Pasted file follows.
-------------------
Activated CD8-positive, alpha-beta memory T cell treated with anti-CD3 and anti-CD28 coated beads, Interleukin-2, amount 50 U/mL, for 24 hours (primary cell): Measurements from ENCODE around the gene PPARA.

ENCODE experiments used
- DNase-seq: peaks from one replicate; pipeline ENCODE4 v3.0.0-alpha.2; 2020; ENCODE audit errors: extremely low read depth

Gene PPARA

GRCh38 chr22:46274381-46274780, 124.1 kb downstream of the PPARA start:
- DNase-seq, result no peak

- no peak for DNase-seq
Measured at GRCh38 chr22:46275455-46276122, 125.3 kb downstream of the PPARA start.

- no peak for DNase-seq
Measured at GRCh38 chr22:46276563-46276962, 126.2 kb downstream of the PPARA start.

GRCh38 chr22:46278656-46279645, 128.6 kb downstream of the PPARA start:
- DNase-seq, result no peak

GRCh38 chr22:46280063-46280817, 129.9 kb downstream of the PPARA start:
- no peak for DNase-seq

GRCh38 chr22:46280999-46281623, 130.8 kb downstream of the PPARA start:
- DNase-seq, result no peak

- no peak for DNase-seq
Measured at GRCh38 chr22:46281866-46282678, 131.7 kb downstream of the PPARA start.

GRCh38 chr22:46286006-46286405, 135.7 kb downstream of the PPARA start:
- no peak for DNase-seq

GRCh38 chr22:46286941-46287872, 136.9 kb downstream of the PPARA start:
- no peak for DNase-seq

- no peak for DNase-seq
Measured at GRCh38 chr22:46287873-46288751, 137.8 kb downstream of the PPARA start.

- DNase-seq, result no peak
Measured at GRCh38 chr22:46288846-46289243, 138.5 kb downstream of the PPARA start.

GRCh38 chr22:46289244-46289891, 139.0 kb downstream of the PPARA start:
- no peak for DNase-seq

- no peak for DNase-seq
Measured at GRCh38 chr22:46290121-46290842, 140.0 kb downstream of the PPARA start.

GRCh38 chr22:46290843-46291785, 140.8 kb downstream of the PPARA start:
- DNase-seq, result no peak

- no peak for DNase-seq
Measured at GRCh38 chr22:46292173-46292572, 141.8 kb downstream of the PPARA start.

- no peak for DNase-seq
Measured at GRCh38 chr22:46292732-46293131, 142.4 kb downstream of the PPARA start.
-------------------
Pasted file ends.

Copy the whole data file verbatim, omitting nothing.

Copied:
Activated CD8-positive, alpha-beta memory T cell treated with anti-CD3 and anti-CD28 coated beads, Interleukin-2, amount 50 U/mL, for 24 hours (primary cell): Measurements from ENCODE around the gene PPARA.

ENCODE experiments used
- DNase-seq: peaks from one replicate; pipeline ENCODE4 v3.0.0-alpha.2; 2020; ENCODE audit errors: extremely low read depth

Gene PPARA

GRCh38 chr22:46274381-46274780, 124.1 kb downstream of the PPARA start:
- DNase-seq, result no peak

- no peak for DNase-seq
Measured at GRCh38 chr22:46275455-46276122, 125.3 kb downstream of the PPARA start.

- no peak for DNase-seq
Measured at GRCh38 chr22:46276563-46276962, 126.2 kb downstream of the PPARA start.

GRCh38 chr22:46278656-46279645, 128.6 kb downstream of the PPARA start:
- DNase-seq, result no peak

GRCh38 chr22:46280063-46280817, 129.9 kb downstream of the PPARA start:
- no peak for DNase-seq

GRCh38 chr22:46280999-46281623, 130.8 kb downstream of the PPARA start:
- DNase-seq, result no peak

- no peak for DNase-seq
Measured at GRCh38 chr22:46281866-46282678, 131.7 kb downstream of the PPARA start.

GRCh38 chr22:46286006-46286405, 135.7 kb downstream of the PPARA start:
- no peak for DNase-seq

GRCh38 chr22:46286941-46287872, 136.9 kb downstream of the PPARA start:
- no peak for DNase-seq

- no peak for DNase-seq
Measured at GRCh38 chr22:46287873-46288751, 137.8 kb downstream of the PPARA start.

- DNase-seq, result no peak
Measured at GRCh38 chr22:46288846-46289243, 138.5 kb downstream of the PPARA start.

GRCh38 chr22:46289244-46289891, 139.0 kb downstream of the PPARA start:
- no peak for DNase-seq

- no peak for DNase-seq
Measured at GRCh38 chr22:46290121-46290842, 140.0 kb downstream of the PPARA start.

GRCh38 chr22:46290843-46291785, 140.8 kb downstream of the PPARA start:
- DNase-seq, result no peak

- no peak for DNase-seq
Measured at GRCh38 chr22:46292173-46292572, 141.8 kb downstream of the PPARA start.

- no peak for DNase-seq
Measured at GRCh38 chr22:46292732-46293131, 142.4 kb downstream of the PPARA start.